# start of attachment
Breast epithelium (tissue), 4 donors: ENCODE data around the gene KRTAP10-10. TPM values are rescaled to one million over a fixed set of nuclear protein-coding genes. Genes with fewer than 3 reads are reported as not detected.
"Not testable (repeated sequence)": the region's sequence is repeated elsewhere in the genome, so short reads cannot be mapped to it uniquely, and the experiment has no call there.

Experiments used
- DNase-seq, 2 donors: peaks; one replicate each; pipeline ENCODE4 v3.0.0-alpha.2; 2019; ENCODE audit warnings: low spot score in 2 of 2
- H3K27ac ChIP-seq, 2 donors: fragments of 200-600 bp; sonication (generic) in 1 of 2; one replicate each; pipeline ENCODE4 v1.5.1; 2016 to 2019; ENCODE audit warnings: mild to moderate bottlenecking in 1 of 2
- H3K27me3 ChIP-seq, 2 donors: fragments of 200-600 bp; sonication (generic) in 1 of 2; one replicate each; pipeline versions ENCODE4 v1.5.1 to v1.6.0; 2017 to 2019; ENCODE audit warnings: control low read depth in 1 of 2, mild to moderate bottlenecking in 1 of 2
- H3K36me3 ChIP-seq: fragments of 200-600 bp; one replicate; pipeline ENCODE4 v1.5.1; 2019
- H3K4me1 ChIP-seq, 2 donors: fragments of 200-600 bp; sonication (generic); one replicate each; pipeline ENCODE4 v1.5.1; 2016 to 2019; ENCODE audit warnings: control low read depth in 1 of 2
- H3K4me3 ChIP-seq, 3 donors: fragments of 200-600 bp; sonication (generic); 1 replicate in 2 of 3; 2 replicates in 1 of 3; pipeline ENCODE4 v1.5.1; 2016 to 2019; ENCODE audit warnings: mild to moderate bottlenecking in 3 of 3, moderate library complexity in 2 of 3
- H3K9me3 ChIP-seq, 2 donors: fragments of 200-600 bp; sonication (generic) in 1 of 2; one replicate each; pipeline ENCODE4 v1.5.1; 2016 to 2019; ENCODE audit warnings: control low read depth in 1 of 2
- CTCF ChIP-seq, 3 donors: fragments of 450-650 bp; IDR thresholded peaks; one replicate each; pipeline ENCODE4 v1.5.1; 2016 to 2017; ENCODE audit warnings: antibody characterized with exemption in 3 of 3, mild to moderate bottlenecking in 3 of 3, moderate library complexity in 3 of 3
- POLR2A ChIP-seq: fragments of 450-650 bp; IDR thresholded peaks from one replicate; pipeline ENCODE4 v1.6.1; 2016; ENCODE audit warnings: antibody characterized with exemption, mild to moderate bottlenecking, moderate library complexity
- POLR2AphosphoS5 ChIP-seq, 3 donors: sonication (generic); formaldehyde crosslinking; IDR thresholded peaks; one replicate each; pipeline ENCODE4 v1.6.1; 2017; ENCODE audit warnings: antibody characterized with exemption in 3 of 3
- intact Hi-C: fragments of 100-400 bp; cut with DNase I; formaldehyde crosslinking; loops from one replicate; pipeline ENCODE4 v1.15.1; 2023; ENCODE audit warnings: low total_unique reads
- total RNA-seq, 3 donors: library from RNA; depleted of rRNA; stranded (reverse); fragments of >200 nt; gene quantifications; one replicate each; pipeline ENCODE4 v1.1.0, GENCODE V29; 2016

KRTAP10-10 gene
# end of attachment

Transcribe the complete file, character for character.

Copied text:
Breast epithelium (tissue), 4 donors: ENCODE data around the gene KRTAP10-10. TPM values are rescaled to one million over a fixed set of nuclear protein-coding genes. Genes with fewer than 3 reads are reported as not detected.
"Not testable (repeated sequence)": the region's sequence is repeated elsewhere in the genome, so short reads cannot be mapped to it uniquely, and the experiment has no call there.

Experiments used
- DNase-seq, 2 donors: peaks; one replicate each; pipeline ENCODE4 v3.0.0-alpha.2; 2019; ENCODE audit warnings: low spot score in 2 of 2
- H3K27ac ChIP-seq, 2 donors: fragments of 200-600 bp; sonication (generic) in 1 of 2; one replicate each; pipeline ENCODE4 v1.5.1; 2016 to 2019; ENCODE audit warnings: mild to moderate bottlenecking in 1 of 2
- H3K27me3 ChIP-seq, 2 donors: fragments of 200-600 bp; sonication (generic) in 1 of 2; one replicate each; pipeline versions ENCODE4 v1.5.1 to v1.6.0; 2017 to 2019; ENCODE audit warnings: control low read depth in 1 of 2, mild to moderate bottlenecking in 1 of 2
- H3K36me3 ChIP-seq: fragments of 200-600 bp; one replicate; pipeline ENCODE4 v1.5.1; 2019
- H3K4me1 ChIP-seq, 2 donors: fragments of 200-600 bp; sonication (generic); one replicate each; pipeline ENCODE4 v1.5.1; 2016 to 2019; ENCODE audit warnings: control low read depth in 1 of 2
- H3K4me3 ChIP-seq, 3 donors: fragments of 200-600 bp; sonication (generic); 1 replicate in 2 of 3; 2 replicates in 1 of 3; pipeline ENCODE4 v1.5.1; 2016 to 2019; ENCODE audit warnings: mild to moderate bottlenecking in 3 of 3, moderate library complexity in 2 of 3
- H3K9me3 ChIP-seq, 2 donors: fragments of 200-600 bp; sonication (generic) in 1 of 2; one replicate each; pipeline ENCODE4 v1.5.1; 2016 to 2019; ENCODE audit warnings: control low read depth in 1 of 2
- CTCF ChIP-seq, 3 donors: fragments of 450-650 bp; IDR thresholded peaks; one replicate each; pipeline ENCODE4 v1.5.1; 2016 to 2017; ENCODE audit warnings: antibody characterized with exemption in 3 of 3, mild to moderate bottlenecking in 3 of 3, moderate library complexity in 3 of 3
- POLR2A ChIP-seq: fragments of 450-650 bp; IDR thresholded peaks from one replicate; pipeline ENCODE4 v1.6.1; 2016; ENCODE audit warnings: antibody characterized with exemption, mild to moderate bottlenecking, moderate library complexity
- POLR2AphosphoS5 ChIP-seq, 3 donors: sonication (generic); formaldehyde crosslinking; IDR thresholded peaks; one replicate each; pipeline ENCODE4 v1.6.1; 2017; ENCODE audit warnings: antibody characterized with exemption in 3 of 3
- intact Hi-C: fragments of 100-400 bp; cut with DNase I; formaldehyde crosslinking; loops from one replicate; pipeline ENCODE4 v1.15.1; 2023; ENCODE audit warnings: low total_unique reads
- total RNA-seq, 3 donors: library from RNA; depleted of rRNA; stranded (reverse); fragments of >200 nt; gene quantifications; one replicate each; pipeline ENCODE4 v1.1.0, GENCODE V29; 2016

KRTAP10-10 gene